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Armed and Dangerous

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As the father of Andrew Young, the young man whose murder by handgun was examined by Tori Marlin in "Dealing Death" [June 6], I have to take exception to the comments sent in by Todd Field of Wheeling [Letters, June 27].

The standard propaganda of the National Rifle Association, repeated almost verbatim by Field, is that everyone needs a gun. If you're a peaceful, law-abiding citizen, then you need a gun to protect yourself from the criminals that the gun manufacturers and dealers have done such a fine job of arming (without any assumed liability). With this kind of logic the fire department might as well hire a contract arsonist and then charge people to put out the fires that the arsonist started.

In arguing his advocacy for "Carry Concealed Weapons" legislation, Field cited a study done by a Professor John Lott Jr. of the University of Chicago. Lott's study concluded that states that have passed CCW laws have seen violent crime go down.

But there are a lot of doubts hovering about the Lott study. He never submitted it to his academic peers for review, as is customary. He just handed it over to the NRA for their own promotional purposes. It embarrassed faculty at the U of C not only for its barbaric conclusion, but also for its sloppy research and questionable objectivity. Lott is a member of the Olin Foundation, which is funded by the Olin family, which owns--surprise!!-- the company that manufactures Winchester rifles. The Lott study is truly most useful in the smallest room of your house. In numerous credible and objective (not funded by arms manufacturers) studies conducted in this country and others, every single conclusion comes out the same: when the number of firearms is increased in a society, the number of firearm fatalities (homicides, suicides, and accidents) increases on a predictable curve.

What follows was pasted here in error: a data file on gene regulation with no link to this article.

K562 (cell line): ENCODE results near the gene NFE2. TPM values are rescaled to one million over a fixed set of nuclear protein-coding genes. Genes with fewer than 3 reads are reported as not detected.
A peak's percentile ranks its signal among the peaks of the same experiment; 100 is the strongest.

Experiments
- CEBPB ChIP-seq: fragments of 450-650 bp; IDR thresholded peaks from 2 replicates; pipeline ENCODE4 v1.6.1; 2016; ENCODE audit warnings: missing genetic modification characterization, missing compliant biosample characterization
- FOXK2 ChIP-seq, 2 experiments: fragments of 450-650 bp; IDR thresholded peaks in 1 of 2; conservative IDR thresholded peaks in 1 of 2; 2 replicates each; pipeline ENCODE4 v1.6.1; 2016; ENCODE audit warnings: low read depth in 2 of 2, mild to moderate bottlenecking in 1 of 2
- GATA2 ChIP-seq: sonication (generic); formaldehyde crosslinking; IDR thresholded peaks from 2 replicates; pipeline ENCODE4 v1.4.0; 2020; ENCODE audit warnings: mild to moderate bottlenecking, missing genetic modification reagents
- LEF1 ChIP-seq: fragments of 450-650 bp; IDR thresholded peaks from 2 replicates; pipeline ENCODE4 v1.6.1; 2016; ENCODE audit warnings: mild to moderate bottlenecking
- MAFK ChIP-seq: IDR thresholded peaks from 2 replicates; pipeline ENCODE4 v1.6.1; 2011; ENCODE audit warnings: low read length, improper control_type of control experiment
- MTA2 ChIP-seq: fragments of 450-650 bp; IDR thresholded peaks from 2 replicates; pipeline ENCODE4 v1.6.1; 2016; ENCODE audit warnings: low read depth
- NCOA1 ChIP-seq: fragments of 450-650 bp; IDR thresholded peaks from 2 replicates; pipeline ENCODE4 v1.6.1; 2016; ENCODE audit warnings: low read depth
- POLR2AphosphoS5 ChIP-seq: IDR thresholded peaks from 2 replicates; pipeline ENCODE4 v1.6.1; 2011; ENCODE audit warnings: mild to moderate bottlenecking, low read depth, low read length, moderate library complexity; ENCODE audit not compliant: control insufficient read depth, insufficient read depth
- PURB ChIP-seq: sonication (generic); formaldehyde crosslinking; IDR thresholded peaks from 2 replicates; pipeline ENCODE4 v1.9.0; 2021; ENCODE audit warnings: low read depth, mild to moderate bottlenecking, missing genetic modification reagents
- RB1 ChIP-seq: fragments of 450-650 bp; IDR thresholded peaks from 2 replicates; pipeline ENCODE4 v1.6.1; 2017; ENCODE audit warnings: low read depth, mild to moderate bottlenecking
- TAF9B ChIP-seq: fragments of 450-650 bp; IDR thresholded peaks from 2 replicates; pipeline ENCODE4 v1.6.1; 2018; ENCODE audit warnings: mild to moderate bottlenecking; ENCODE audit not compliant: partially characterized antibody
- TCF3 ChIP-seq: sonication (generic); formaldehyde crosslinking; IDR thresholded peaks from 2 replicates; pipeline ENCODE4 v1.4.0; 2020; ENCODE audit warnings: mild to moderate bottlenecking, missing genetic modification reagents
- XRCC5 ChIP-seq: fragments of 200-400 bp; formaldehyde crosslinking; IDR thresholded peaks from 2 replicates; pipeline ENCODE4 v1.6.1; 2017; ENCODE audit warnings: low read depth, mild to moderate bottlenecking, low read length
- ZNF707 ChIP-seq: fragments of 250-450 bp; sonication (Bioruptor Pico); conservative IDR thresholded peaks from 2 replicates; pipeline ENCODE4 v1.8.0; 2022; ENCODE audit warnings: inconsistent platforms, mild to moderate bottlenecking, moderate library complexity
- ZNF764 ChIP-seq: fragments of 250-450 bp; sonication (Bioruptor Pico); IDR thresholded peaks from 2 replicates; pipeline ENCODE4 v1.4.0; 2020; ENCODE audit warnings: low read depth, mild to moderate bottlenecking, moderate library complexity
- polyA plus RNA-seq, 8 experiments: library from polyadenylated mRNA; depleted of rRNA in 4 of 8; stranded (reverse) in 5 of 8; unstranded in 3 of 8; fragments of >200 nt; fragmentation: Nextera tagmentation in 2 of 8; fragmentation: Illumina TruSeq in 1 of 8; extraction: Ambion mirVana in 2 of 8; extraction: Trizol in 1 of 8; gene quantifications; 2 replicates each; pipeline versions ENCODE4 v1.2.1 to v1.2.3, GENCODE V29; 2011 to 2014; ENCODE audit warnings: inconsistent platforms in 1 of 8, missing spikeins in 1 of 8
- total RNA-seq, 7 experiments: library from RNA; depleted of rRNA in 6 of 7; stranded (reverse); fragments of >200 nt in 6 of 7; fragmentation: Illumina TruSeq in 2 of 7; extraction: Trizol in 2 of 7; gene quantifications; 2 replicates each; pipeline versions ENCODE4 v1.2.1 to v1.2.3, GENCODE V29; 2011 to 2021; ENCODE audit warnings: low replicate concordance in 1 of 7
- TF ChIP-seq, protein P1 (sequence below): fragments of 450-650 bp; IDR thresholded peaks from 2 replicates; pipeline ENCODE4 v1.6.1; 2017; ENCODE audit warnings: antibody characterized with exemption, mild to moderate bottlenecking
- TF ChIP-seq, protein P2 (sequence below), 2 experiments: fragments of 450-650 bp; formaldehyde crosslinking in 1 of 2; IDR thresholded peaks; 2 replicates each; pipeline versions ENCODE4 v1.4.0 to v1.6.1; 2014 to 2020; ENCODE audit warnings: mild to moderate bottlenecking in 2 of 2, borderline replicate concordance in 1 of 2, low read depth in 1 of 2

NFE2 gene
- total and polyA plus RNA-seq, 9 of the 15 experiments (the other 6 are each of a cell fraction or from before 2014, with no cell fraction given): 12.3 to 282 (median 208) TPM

Guns kill. Period. The next time some fool blurts out, "Guns don't kill people, people kill people," ask them if it's people or nuclear warheads that can vaporize an entire city.

In the last two Springfield legislative sessions, CCW proposals were narrowly defeated thanks to tireless efforts by Illinois' antihandgun violence lobby. Field suggests that a CCW law in Illinois might possibly have saved my son's life. The only thing that could have saved Andrew's life on that terrible day would have been a bulletproof vest, which we're all going to need if CCW ever becomes law in Illinois.

Stephen Young

Help for Survivors

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